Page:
Cathy Ettenhofer entered the work force as a hairdresser in 1967, left it to raise two sons and now stands one semester shy of a degree in social work from the University of Maryland, Baltimore County. The 45-year-old student plans to become a geriatric social worker, probably in a nursing home.
She says her desire to help finance college for her sons and to find a spiritually rewarding career brought her to college in 1988 -- and will send her on to graduate school.
This fall, college campuses across the nation will welcome millions of older, "non-traditional" students who are eager for career changes as well as for the extra money that a college -- or advanced -- degree can provide.
At UMBC, roughly a third of the students are 25 or older. At Towson State University, these students represent 28 percent of the population. At Morgan State University, it's 18 percent. At University of Maryland, College Park, 16 percent.
At Western Maryland College, a private school in Westminster, it's 10 percent. At Essex Community College, it's 49 percent.
Older students tend to flock to community colleges and state universities because the tuition is lower than at private institutions.
"Non-trads, as we call them, are very motivated and excited about being at college," says Martha O'Connell, director of admissions for Western Maryland College. "They are very vocal and challenging to the professors."
Many of today's older students are studying to enter such public service professions as social work and teaching.
"It's perceived that returning adult students are looking upon teaching as a good career move, that there are more job opportunities and/or more job security," says Marilyn Smith, acting director of the Career Center at the University of Maryland, College Park. "I also think you see a resurgence of people interested in serving the community. This is a way of combining both goals."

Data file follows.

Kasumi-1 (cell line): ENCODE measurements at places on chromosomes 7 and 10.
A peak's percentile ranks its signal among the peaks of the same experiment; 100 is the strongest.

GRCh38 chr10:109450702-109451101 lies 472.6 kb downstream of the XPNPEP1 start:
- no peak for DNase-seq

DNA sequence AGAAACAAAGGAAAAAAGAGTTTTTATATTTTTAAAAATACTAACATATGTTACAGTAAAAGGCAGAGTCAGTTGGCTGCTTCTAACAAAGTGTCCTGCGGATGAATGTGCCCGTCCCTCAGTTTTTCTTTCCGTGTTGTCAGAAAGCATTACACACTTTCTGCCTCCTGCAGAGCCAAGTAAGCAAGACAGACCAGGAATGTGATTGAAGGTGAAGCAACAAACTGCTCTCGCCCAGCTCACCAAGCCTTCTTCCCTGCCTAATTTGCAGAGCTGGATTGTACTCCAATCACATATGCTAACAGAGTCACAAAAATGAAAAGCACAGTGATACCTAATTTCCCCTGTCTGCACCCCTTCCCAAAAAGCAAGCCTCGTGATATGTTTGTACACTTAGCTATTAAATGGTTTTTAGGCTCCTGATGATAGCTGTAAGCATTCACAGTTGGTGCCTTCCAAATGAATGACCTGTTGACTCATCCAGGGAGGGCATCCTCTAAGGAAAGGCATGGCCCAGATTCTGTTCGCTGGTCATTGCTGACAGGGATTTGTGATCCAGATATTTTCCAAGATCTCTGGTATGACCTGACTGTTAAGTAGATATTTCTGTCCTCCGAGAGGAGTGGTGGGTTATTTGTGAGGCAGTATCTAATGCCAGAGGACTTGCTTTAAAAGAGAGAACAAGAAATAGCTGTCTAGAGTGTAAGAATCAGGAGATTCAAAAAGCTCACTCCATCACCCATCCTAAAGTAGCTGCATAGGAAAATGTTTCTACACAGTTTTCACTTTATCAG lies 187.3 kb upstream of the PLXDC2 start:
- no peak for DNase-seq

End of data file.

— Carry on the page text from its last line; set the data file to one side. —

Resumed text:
Henry Schindler, 42, is a nursing student at Towson State University. After devoting a number of years to sales -- he was a division manager for several wineries in California and part owner of The Wine Shoppe in Reisterstown -- he decided to change careers. A Vietnam vet, Mr. Schindler says he would eventually like to work for the Veterans Administration.
Changing careers by returning to college is a growing trend among older students, especially those who lost jobs during the recession.
According to local college administrators, the profile of the typical older student has changed during the past 20 years. In the 1970s and early 1980s, returning students tended to be women who were seeking college degrees for intellectual and emotional fulfillment. Now, they are more apt to be single parents who need the extra income and opportunities that college -- or advanced -- degrees can provide.
Barbara Goldberg, one of the co-ordinators of the Returning Students Program of the university's Counseling Center, says older students worry about their academic abilities, the cost of their education -- and managing their other responsibilities.
"Returning students are very often serving multiple roles. They have families and jobs, they are often taking care of parents as well as children. Very few of them are just "full-time" students," she says.
Barbara Kozlowski-Pedevillano, a student at the University of Maryland, College Park hopes her degree in elementary education will support her family and allow her ample time with her two daughters. Recently divorced, she and her children are living with her parents in College Park while she finishes her courses. She also holds a part-time job at the university.
"It's been hard," she says. "Every semester, there comes a point -- with the kids at home and the bills mounting up and the exams at school -- when I've felt like throwing in the towel . . . But I can't expect my children to do well at school if I'm not doing well myself. They inspect my report card. That's incentive."